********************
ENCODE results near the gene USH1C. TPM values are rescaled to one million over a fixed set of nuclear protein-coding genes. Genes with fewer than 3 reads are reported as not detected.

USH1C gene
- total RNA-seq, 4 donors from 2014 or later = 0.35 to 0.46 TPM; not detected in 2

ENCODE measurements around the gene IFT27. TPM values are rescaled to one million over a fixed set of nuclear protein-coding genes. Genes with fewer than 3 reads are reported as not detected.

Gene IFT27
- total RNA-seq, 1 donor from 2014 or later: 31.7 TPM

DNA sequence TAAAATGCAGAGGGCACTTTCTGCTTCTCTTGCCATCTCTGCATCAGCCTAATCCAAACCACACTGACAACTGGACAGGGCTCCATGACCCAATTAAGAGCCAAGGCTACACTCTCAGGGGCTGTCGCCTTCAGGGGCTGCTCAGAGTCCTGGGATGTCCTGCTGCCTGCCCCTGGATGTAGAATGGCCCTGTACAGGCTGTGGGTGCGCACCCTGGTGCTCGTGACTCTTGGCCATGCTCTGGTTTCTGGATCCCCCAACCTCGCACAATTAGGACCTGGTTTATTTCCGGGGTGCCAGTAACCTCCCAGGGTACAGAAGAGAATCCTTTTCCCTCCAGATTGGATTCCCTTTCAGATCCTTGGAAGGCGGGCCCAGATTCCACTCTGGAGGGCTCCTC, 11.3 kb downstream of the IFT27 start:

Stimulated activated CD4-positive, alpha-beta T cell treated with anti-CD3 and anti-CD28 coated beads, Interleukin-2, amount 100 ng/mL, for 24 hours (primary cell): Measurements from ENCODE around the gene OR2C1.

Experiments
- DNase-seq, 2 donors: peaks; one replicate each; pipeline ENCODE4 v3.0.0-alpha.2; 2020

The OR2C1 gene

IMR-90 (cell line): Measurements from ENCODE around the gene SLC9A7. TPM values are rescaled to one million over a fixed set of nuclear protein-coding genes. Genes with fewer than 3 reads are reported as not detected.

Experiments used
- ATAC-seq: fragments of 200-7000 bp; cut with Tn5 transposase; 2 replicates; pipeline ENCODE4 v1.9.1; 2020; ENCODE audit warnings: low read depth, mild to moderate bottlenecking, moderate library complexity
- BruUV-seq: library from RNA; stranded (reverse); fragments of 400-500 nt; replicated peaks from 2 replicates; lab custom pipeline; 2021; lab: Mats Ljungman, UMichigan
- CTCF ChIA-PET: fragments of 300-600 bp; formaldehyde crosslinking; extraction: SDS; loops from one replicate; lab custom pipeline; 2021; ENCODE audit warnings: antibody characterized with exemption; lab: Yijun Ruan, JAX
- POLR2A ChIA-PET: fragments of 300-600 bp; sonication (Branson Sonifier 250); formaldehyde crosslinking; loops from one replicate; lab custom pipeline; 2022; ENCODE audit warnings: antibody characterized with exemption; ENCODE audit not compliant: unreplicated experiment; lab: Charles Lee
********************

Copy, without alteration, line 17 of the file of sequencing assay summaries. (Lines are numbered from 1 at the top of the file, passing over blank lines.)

- POLR2A ChIA-PET: fragments of 300-600 bp; sonication (Branson Sonifier 250); formaldehyde crosslinking; loops from one replicate; lab custom pipeline; 2022; ENCODE audit warnings: antibody characterized with exemption; ENCODE audit not compliant: unreplicated experiment; lab: Charles Lee